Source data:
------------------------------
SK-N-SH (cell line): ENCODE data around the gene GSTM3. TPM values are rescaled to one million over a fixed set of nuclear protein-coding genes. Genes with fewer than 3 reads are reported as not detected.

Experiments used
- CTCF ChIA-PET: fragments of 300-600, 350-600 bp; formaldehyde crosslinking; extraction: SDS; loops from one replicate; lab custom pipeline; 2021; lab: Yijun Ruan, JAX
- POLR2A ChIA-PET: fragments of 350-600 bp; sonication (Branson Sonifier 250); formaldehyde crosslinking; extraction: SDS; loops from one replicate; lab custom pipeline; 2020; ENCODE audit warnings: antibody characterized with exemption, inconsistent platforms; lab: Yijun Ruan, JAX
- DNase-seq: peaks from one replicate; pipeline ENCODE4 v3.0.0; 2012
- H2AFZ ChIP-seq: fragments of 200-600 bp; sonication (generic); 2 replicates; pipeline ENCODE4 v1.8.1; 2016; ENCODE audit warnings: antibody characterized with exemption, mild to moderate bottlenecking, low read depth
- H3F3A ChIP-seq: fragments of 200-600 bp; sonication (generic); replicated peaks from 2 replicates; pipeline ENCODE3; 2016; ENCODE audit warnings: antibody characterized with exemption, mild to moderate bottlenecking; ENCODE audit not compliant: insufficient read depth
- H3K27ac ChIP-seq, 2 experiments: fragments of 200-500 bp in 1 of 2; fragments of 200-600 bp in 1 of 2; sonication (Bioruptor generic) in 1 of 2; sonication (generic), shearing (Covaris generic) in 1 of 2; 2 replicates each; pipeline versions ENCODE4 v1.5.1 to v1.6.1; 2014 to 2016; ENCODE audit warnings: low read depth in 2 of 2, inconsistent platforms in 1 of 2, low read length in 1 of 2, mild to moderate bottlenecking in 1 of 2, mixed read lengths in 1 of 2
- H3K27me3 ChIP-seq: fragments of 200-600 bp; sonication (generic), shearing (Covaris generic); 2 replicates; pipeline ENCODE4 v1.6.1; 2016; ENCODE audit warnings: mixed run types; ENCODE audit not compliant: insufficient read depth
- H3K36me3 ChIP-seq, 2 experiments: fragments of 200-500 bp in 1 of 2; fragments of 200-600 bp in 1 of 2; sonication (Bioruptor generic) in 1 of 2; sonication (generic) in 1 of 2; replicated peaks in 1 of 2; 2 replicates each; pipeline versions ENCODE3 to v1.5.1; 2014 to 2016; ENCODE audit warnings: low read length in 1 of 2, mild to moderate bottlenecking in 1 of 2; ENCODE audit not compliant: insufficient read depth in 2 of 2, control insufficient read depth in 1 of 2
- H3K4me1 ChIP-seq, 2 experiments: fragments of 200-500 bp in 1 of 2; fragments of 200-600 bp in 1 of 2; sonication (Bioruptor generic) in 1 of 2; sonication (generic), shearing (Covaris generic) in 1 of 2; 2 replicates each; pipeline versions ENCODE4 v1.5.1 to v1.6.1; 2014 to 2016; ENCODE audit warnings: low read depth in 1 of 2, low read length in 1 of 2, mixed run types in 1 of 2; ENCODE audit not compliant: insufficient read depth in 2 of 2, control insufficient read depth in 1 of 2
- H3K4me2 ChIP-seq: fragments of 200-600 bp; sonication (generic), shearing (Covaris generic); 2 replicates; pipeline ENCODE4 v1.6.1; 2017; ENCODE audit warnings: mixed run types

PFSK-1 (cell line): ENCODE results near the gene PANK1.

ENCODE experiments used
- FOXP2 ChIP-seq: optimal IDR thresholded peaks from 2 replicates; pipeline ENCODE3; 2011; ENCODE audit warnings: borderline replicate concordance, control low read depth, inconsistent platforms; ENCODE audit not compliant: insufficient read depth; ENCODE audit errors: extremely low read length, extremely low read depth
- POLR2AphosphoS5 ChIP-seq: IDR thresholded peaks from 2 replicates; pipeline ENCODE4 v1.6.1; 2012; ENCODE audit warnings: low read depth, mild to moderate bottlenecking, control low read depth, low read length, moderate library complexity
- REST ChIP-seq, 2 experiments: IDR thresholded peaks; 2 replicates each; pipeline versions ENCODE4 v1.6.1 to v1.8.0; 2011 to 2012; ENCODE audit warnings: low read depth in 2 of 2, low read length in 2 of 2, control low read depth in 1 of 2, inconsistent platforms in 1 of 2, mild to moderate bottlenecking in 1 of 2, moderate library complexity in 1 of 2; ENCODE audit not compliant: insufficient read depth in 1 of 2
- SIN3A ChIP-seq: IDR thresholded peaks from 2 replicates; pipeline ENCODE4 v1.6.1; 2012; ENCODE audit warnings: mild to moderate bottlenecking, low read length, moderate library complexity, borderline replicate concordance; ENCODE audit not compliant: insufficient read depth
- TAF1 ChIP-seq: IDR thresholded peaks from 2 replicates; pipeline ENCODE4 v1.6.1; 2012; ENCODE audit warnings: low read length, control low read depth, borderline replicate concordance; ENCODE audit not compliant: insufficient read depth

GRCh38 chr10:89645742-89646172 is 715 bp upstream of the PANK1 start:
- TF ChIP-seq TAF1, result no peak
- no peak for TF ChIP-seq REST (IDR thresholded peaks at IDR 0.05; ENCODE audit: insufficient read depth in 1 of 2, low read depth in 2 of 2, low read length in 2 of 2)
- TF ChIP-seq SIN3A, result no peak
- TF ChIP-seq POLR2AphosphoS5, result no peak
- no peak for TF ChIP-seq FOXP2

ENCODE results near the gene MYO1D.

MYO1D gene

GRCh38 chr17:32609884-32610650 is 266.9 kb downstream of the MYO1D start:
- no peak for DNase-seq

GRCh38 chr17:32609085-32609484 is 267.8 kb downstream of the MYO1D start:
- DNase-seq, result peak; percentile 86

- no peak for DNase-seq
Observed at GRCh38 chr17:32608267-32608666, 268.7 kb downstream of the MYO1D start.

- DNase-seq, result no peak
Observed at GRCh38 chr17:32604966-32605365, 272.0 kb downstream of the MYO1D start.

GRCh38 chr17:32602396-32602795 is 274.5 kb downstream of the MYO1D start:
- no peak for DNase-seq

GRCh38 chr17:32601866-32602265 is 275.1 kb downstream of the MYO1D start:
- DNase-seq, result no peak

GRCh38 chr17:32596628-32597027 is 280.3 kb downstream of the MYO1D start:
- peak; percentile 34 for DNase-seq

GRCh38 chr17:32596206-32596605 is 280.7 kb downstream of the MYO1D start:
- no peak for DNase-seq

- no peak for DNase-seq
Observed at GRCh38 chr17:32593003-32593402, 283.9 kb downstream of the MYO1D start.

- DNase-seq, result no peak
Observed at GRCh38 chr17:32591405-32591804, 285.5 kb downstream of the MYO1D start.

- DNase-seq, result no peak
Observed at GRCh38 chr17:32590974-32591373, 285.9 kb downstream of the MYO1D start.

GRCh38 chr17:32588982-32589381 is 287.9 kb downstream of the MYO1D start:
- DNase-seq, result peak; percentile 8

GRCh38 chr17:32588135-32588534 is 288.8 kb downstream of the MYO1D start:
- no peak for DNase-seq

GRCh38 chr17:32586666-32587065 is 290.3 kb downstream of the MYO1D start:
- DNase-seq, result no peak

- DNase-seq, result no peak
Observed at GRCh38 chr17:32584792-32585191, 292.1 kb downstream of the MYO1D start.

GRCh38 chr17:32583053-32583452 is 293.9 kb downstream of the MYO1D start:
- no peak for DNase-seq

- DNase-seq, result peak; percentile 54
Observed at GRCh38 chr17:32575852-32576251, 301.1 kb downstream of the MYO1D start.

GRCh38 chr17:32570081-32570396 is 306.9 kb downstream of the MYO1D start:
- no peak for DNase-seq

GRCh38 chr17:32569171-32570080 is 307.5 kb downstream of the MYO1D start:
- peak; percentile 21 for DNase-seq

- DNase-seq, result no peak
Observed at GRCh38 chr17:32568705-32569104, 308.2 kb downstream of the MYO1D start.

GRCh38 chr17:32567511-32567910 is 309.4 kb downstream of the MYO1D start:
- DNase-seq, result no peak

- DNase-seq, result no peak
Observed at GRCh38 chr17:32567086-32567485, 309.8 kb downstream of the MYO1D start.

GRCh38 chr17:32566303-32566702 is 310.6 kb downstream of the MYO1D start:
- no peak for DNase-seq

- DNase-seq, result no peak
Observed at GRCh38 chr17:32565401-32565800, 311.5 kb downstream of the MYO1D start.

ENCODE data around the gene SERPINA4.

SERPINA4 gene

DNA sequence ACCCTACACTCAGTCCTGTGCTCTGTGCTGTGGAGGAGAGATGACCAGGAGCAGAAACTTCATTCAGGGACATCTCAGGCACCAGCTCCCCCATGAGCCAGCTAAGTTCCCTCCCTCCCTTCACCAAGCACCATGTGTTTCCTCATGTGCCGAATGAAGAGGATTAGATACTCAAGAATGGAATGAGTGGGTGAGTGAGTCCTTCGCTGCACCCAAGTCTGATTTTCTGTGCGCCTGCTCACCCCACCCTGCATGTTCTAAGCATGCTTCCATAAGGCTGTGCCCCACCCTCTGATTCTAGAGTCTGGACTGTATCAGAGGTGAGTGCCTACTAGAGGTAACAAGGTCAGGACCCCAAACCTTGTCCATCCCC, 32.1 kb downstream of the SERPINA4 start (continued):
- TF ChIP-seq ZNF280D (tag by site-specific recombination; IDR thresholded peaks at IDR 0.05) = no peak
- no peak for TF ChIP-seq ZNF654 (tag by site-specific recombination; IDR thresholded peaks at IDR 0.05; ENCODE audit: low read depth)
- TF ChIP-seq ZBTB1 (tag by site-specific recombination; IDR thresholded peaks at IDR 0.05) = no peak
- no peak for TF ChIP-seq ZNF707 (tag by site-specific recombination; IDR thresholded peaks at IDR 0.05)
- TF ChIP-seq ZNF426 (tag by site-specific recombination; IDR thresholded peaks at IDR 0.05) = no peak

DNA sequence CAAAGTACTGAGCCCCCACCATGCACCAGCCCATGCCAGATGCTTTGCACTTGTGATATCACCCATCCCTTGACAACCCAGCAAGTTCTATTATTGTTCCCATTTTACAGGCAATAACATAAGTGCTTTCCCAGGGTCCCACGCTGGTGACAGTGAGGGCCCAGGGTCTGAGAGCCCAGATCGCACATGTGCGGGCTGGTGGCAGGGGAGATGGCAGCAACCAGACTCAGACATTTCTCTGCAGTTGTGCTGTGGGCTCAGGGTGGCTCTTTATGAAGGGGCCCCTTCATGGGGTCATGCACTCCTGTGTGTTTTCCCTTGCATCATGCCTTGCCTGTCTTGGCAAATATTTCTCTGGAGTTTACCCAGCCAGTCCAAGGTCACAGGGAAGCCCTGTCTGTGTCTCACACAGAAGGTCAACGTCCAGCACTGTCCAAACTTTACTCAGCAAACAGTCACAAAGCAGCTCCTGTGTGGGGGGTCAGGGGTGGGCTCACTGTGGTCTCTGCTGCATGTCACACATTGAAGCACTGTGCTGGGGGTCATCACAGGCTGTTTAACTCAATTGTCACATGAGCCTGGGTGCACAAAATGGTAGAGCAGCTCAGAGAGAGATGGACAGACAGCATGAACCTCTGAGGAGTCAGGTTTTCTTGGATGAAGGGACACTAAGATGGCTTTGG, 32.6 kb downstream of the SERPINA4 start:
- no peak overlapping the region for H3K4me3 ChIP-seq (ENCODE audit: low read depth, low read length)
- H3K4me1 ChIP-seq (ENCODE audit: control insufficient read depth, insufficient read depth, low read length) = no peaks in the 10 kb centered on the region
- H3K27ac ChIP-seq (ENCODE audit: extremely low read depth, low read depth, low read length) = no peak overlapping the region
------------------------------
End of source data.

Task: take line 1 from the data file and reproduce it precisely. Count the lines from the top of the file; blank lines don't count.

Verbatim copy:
SK-N-SH (cell line): ENCODE data around the gene GSTM3. TPM values are rescaled to one million over a fixed set of nuclear protein-coding genes. Genes with fewer than 3 reads are reported as not detected.